4 Mistakes Every Ecommerce Entrepreneur Makes (With Solutions)
- By Kayleigh Alexandra
- March 30, 2020
If you don’t make mistakes, then you’re not trying anything new. Mistakes help us learn and grow: we get things wrong, reflect on them, and move ahead. This is certainly true in the world of ecommerce. It’s so broad and complex — and hotly competitive — that it demands experimentation, and you can’t make an omelette without breaking a few eggs.
When moving ahead, though, you need to correct your course. Making the same mistakes over and over again wastes time, effort, money, and potential (it can hamper or even sink even the most promising business). In this piece, we’re going to detail four mistakes that are incredibly common to the ecommerce industry — and we’ll explain how to resolve them. Let’s begin:
Wasting too much time on pricing
How should you price a given product? It’s vitally important, obviously, because even the smallest change can amount to a huge difference in the long term. Charge too much and you can push shoppers away, ultimately losing their customer to cheaper competitors. Charge too little and you can fail to make the profit you need (and even devalue your brand).
It’s understandable, then, that many entrepreneurs agonize over their pricing — but this is a big mistake. Instead of trying to get it right from the outset, you should start with a healthy profit margin on top of your material and production costs (here are some tips on this), then nudge it down gently until you make some sales.
After that, you can periodically run sales to see how people respond to discounts. You may ultimately want to lower the price permanently if the metrics suggest that you’ll sell more and make more profit overall — but the point is that iteration will allow you to optimize your prices over time, so where you start isn’t so important.
Failing to cover technical SEO basics
Suppose that you set up a strong ecommerce site on a decent platform and populated it with a respectable product range. Would you inevitably start getting organic traffic? Well, no: ranking for commercial terms (even just in the first few pages) is difficult, and it takes investment in SEO — plus plenty of time for Google to suitably assess your site — to get there.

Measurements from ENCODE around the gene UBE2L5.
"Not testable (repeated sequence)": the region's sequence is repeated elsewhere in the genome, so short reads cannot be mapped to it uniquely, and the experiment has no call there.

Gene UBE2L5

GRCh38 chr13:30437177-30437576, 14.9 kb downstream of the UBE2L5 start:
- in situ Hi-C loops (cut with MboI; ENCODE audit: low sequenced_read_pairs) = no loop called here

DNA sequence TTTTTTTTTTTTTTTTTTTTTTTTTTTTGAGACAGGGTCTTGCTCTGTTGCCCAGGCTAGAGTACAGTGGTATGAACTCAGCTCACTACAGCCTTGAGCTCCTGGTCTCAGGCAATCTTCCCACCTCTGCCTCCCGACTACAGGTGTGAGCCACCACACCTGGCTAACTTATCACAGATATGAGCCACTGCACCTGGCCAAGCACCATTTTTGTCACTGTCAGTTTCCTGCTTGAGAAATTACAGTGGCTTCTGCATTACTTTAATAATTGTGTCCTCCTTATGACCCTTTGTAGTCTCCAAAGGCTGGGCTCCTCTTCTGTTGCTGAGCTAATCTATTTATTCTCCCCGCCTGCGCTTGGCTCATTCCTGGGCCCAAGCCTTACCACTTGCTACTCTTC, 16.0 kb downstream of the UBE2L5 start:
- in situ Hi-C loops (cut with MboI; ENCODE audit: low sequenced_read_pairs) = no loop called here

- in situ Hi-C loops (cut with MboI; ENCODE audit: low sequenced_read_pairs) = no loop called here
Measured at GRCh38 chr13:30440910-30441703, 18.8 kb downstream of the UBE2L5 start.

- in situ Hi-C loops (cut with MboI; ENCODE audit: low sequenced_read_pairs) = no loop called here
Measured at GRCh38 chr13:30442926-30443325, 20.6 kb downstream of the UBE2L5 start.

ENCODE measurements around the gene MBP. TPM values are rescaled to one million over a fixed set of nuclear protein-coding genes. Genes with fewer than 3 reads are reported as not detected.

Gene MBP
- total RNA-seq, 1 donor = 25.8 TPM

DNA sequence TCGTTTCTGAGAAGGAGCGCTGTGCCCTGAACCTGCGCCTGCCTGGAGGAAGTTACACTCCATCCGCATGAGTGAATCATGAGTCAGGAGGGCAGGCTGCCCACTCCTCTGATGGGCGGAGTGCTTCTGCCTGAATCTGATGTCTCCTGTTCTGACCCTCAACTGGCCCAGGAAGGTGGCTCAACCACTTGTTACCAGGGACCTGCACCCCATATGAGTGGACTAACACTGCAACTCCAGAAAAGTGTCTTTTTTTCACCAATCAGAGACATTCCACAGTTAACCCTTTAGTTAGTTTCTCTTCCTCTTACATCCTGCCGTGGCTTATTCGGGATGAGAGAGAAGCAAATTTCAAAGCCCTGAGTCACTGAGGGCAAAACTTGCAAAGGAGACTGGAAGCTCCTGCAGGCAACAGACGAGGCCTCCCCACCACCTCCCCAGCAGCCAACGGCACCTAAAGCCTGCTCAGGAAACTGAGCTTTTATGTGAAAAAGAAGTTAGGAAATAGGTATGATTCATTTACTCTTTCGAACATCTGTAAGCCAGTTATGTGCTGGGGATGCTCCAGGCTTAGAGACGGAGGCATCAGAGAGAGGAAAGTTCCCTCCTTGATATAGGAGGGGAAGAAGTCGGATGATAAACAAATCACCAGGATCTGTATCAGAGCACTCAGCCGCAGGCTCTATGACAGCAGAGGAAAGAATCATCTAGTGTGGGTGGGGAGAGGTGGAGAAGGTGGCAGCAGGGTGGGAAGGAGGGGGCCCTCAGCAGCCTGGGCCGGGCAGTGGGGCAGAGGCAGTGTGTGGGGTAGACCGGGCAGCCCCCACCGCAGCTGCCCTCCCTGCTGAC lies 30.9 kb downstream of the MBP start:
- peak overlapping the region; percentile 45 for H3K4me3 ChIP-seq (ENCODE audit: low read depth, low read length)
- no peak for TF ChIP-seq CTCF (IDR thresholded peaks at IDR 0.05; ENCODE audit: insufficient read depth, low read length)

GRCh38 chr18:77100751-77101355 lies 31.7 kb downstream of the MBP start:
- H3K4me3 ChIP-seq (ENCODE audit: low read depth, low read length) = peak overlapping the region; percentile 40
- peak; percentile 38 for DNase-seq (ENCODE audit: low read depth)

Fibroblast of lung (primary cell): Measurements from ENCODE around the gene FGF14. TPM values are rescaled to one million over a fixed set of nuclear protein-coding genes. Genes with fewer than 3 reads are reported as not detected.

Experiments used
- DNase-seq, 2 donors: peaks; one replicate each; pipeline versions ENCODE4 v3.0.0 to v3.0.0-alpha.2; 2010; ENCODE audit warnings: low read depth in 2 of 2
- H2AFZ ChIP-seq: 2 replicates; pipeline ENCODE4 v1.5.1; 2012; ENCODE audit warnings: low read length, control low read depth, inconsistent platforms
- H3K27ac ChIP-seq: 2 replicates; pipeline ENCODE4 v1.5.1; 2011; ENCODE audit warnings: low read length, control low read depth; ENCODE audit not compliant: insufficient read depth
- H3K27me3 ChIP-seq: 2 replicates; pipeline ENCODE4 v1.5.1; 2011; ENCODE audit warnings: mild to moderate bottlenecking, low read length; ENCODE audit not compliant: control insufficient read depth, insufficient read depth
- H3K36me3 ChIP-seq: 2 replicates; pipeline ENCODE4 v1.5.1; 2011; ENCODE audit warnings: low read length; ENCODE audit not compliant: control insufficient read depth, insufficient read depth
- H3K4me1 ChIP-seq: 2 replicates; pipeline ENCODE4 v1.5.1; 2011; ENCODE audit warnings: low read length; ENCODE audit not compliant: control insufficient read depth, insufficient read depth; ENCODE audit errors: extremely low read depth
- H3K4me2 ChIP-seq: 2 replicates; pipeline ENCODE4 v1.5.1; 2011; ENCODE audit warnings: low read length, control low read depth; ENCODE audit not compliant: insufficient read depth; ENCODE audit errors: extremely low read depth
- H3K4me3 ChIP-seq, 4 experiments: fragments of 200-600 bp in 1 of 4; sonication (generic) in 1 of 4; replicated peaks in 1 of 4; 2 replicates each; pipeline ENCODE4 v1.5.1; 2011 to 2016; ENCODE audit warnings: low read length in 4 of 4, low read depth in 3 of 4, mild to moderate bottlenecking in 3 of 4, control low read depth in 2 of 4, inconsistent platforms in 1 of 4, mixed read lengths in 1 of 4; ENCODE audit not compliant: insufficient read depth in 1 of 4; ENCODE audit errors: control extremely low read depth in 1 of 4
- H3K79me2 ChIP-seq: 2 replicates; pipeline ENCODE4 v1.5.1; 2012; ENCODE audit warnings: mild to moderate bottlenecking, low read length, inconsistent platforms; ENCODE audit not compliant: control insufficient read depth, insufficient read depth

Most e-commerce entrepreneurs accept that it takes time to rank, and no one can simply snap their fingers and get them to “the top of Google” — but it’s quite common for them to overlook the technical basics of SEO and end up undermining their broader efforts. Take page speed, for instance, which is now a core factor in mobile rankings. Many entrepreneurs think that enough content marketing and backlinks can get any site ranking well, but that isn’t true.
The solution is simple here: ensure that all the core elements are covered. A good ecommerce site will load quickly, be fully responsive, feature complete metadata, have a logical navigation and URL structure, and — of course — be fully indexable.
Having bland product presentation
Just having a good range and solid pricing won’t help you stand out — and you do need to stand out, because there are countless online stores and they’re all comparably accessible. You don’t get to benefit from a convenient location in the way that a brick-and-mortar store can. When someone visits your website, will they be compelled to buy from you? If so, why?
The answer, much of the time, is product presentation. An appealing website will keep people around for longer, but it won’t drive them to place orders. It’s what they find on your product pages that will matter: once they’ve navigated to the things they’re looking for, the onus is on your copy (and visual elements) to make the sale.
Focus on making your product pages as good as you can. Your product copy should offer an appropriate tone and cover the right mix of technical details and benefits (here are some great product copy examples). Your product photos must be high-quality and well-lit, and should cover various angles. Be sure to check out comparable product pages on other sites to get an idea of how yours stack up.
Undervaluing post-sale support
Making a sale shouldn’t be the end of your sales process, but it being called the sales process clearly causes some confusion: enough for entrepreneurs to focus obsessively on finding new customers. They end up neglecting their existing customers, leading them to go elsewhere. Meanwhile, they struggle to source replacements, often because their audiences are limited.
Every ecommerce business should focus on customer retention because loyal customers spend more money and drive high-value referrals — and customer retention is driven by excellent customer support, both before and after purchase. To address this issue, view a sale as just another step in the marketing process: the first step towards earning another sale.
Email buyers to thank them for their custom. Offer them assistance. Ask them for feedback on how you’re doing, and action some suggestions to show that you’re serious about improving. Provide long-time customers with meaningful discounts. Anything you can do to make your customer service better will ultimately benefit your business.
These four ecommerce mistakes are extremely common and just as damaging, so it’s vital to the success of your business that you avoid them with great care. If you’ve already made some or all of them, there’s no need to panic (as noted, mistakes are valuable): simply use the identified solutions to turn things around.